Quote of the week

Although judicial proceedings will generally be bound by the requirements of natural justice to a greater degree than will hearings before administrative tribunals, judicial decision-makers, by virtue of their positions, have nonetheless been granted considerable deference by appellate courts inquiring into the apprehension of bias. This is because judges ‘are assumed to be [people] of conscience and intellectual discipline, capable of judging a particular controversy fairly on the basis of its own circumstances’: The presumption of impartiality carries considerable weight, for as Blackstone opined at p. 361 in Commentaries on the Laws of England III . . . ‘[t]he law will not suppose possibility of bias in a judge, who is already sworn to administer impartial justice, and whose authority greatly depends upon that presumption and idea’. Thus, reviewing courts have been hesitant to make a finding of bias or to perceive a reasonable apprehension of bias on the part of a judge, in the absence of convincing evidence to that effect.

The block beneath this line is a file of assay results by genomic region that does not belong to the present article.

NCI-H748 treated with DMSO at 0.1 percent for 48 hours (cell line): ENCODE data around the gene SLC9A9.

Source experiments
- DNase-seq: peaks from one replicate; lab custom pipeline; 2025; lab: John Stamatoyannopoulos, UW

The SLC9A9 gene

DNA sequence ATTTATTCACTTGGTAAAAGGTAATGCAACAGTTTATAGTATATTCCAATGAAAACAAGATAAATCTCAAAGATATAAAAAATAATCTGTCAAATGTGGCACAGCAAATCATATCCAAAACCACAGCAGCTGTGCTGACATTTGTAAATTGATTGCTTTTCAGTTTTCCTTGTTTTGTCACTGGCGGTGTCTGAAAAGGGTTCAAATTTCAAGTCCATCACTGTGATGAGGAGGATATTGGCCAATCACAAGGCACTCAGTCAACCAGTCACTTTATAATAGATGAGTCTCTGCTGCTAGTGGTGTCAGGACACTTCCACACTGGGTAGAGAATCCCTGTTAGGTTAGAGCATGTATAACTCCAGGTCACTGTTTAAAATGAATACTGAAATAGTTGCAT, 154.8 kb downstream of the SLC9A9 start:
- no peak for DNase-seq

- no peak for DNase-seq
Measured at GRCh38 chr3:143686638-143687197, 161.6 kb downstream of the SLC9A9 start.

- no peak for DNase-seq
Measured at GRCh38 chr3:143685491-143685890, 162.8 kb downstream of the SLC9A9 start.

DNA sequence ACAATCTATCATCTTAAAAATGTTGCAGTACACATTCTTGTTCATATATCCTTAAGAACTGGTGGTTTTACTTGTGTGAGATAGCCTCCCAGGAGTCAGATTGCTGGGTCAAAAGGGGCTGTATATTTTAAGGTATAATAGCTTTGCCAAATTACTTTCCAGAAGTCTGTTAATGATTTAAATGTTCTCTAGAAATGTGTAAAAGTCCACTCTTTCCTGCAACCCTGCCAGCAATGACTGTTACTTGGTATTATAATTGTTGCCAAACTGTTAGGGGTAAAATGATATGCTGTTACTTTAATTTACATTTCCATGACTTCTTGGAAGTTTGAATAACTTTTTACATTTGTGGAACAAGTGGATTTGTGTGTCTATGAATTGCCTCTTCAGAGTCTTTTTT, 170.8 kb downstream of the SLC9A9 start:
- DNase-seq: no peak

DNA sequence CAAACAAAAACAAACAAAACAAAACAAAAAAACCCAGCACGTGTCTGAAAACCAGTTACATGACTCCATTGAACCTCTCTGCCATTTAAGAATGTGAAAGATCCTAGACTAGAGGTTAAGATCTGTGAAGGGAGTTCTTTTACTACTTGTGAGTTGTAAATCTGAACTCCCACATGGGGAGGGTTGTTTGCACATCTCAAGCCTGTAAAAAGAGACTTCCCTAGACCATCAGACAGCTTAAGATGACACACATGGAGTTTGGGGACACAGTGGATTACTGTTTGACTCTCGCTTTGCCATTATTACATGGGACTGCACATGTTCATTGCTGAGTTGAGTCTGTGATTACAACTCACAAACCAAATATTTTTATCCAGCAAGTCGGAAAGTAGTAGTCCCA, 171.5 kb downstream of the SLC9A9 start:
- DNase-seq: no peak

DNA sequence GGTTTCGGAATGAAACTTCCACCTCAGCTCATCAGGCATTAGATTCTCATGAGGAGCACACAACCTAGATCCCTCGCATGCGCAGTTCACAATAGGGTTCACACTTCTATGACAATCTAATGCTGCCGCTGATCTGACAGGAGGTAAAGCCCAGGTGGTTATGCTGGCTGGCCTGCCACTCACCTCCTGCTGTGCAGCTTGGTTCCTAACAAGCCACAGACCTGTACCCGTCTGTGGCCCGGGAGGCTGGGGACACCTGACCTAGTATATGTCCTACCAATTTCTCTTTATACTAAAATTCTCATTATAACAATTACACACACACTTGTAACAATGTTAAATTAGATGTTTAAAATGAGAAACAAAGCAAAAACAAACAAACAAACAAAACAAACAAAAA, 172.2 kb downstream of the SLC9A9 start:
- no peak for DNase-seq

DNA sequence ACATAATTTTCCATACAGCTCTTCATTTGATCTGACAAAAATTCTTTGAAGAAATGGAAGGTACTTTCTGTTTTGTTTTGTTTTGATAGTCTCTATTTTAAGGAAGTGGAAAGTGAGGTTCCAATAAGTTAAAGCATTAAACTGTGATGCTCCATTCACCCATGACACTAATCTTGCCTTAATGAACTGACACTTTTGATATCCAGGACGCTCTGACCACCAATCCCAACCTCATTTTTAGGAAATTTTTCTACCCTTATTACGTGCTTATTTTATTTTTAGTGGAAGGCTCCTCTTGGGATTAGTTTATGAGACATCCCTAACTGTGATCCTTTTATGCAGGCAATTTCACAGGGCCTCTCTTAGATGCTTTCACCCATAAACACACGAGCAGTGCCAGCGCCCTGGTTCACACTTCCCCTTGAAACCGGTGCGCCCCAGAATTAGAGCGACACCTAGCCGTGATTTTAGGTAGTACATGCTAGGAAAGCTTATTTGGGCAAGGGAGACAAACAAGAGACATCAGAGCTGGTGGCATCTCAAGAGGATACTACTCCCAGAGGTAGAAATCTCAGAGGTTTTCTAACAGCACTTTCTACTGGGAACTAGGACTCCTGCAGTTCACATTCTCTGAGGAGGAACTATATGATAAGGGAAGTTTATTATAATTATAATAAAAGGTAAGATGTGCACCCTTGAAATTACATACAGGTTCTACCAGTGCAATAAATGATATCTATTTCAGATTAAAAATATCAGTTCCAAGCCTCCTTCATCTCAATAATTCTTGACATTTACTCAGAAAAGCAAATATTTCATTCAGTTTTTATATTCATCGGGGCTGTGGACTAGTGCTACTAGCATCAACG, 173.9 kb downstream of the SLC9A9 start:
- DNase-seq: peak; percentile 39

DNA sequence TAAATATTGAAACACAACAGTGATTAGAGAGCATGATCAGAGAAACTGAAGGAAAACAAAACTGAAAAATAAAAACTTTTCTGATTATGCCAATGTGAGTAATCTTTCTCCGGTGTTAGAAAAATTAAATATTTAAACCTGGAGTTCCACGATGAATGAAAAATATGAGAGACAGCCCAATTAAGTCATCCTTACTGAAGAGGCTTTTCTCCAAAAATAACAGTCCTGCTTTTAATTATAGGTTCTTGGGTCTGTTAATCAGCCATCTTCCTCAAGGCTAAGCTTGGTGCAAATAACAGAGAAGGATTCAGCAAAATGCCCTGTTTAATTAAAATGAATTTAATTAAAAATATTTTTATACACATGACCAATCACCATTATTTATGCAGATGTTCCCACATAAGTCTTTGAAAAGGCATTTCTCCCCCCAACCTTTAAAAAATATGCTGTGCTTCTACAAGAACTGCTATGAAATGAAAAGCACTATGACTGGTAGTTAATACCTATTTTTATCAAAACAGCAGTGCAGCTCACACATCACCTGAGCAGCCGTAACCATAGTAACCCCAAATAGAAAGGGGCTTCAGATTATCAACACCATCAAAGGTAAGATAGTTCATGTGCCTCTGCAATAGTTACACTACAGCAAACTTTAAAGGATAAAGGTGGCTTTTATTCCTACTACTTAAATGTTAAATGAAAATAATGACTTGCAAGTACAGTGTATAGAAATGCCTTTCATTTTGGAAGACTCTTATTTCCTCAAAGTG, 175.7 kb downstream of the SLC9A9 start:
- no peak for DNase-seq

L'Heureux-Dube and McLachlin JJ
Livesey v The New South Wales Bar Association [1983] HCA 17; (1983) 151 CLR 288
4 September 2009

Despite all these considerations, Mbeki’s stance on AIDS prevailed for only a time. The overwhelming evidence that emerged that AIDS was devastating communities, coupled with increasingly incontrovertible evidence that ARVs were restoring health and saving lives, the relentless courage of Mbeki’s media critics on AIDS, the TAC and its allies in COSATU, coupled – crucially – with former President Nelson Mandela’s influential intervention all precipitated inner-circle conditions that made it possible to prevail upon Mbeki to permit publicly-funded ARV treatment to be made
available. Unfavourable international focus on President Mbeki’s stance also assisted in breaking the denialist grip on AIDS policy. – Judge Edwin Cameron and Nathan Geffen in The deadly hand of denial: Governance and politically-instigated AIDS denialism in South Africa

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